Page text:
State guilty of violating Clean Water Act on Kauai with cancer-linked Glyphosate, other pesticides

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The State of Hawaii’s Department of Agribusiness Development Corporation was ruled to have polluted waters of West Kauai without a permit since 2015 by a federal judge, violating a federal Clean Water Act.

The ruling stems from the ADC lacking a permit to drain polluted waters since it’s permit expired in 2015. The water was found to contain the herbicide Glyphosate, which has been linked to cancer in 2 billion dollars in lawsuit winnings over the use of popular Glyphosate-based herbicide Roundup.

“Back in 2015 the State Agribusiness Development Corporation decided it no longer needed a permit, and therefore all of the pollutant discharges from the system had become completely unregulated.” said Earthjustice Attorney Kylie Wager Cruz.

The lawsuit against the ADC was brought by plaintiffs Na Kia’i Kai, Surfrider Foundation, and Pesticide Action Network North America. Kauai Surfrider Chapter Senior Scientist Carl J. Berg began testing the waters of the Mana plain in 2014 with troubling results.

“They were troubling because they’re some of the most ubiquitously used. Especially the Glyphosate, which is roundup.” Dr. Berg said.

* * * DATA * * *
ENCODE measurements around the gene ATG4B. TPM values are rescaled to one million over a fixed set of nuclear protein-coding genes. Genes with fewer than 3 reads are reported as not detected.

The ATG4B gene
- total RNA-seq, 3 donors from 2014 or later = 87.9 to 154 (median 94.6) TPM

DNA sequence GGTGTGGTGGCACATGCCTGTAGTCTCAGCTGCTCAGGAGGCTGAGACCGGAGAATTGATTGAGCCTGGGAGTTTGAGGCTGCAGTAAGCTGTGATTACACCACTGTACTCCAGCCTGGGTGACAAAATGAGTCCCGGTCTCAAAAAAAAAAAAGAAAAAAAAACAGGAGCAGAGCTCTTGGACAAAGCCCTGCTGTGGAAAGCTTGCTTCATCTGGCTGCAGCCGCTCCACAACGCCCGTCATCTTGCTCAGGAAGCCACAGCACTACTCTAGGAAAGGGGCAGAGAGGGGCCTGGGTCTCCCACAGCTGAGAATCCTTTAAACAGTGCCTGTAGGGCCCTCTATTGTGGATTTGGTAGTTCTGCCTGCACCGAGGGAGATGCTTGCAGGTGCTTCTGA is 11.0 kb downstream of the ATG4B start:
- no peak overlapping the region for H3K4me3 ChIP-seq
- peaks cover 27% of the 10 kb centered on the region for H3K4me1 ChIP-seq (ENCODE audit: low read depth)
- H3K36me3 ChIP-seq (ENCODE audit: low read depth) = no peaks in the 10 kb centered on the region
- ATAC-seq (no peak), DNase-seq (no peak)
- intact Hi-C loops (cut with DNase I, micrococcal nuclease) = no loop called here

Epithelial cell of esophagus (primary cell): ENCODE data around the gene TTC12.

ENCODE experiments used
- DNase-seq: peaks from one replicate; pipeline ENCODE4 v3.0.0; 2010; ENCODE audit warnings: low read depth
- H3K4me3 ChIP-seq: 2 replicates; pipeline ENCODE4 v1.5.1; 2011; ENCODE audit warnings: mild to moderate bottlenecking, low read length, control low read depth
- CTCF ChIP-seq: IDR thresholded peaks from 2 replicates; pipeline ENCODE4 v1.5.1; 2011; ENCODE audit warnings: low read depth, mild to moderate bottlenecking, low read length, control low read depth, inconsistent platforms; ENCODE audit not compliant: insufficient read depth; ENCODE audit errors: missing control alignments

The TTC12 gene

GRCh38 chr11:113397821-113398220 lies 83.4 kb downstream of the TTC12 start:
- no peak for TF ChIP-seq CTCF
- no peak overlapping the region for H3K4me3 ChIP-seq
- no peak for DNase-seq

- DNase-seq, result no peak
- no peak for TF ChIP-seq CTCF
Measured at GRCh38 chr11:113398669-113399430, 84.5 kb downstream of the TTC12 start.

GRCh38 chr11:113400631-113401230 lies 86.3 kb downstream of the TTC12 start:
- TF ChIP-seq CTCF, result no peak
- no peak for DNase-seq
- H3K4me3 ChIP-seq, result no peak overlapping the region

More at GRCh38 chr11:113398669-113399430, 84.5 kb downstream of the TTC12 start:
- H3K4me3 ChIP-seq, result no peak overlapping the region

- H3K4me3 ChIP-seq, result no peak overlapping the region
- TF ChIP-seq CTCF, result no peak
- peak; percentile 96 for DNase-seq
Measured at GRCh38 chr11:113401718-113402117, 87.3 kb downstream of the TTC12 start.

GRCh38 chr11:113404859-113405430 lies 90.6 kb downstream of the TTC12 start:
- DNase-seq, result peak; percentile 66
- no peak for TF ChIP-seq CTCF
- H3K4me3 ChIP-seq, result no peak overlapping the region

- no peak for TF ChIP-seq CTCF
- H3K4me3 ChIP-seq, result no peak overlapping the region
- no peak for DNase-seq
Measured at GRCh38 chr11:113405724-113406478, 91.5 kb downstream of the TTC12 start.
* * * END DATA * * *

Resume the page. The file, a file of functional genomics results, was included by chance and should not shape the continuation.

“I don’t think people really get the significance of this. This is really a major finding that our government, DLNR, and Department of Health are not protecting the environment or protecting the health of us.” Dr. Berg added.

Glyphosate was one of 18 chemicals found by the Department of Health and U.S. Geological Survey. The waters drain into the Pacific Ocean near the popular recreation spots of Kekaha Beach and Barking Sands Beach.

“There is no public transparency about what the discharge waters contain and the outfalls are flowing right out into the ocean where people fish to feed their families. They’re gathering limu, they’re surfing at these outfalls, and so we brought this lawsuit to require more limits on what is being discharged into the ocean to keep people safe.” Wager Cruz said.

United States District Judge Derrick K. Watson handed down Summary Judgement. The ADC responded to KHON2’s request for an interview with this statement:

“ADC is currently reviewing the recent Court order to determine the best course of action regarding this matter. ADC and its tenants will continue to implement best management practices to care for the land and water, to monitor discharges, and to find better ways to improve the drainage system for the residential, commercial and farming community in Kekaha.”

The plaintiffs hope that the ADC either gets a permit quickly, or ceases operations.

“There is still more work to be done to figure out exactly what ADC will do and when, but from our perspective ADC either needs to go ahead and get a permit as soon as possible.” Wager Cruz said.

“If it doesn’t have one it’s violating the clean water act every day, or it should completely stop all of it’s discharges because it’s not allowed to pollute without a permit.” she added.

“I think that the way the Summary Judgement was set up there is a wonderful monitoring plan that has to be recognized by a reputable consulting company.” Berg said.

“We feel confident that it will be done once it begins to be enacted.”

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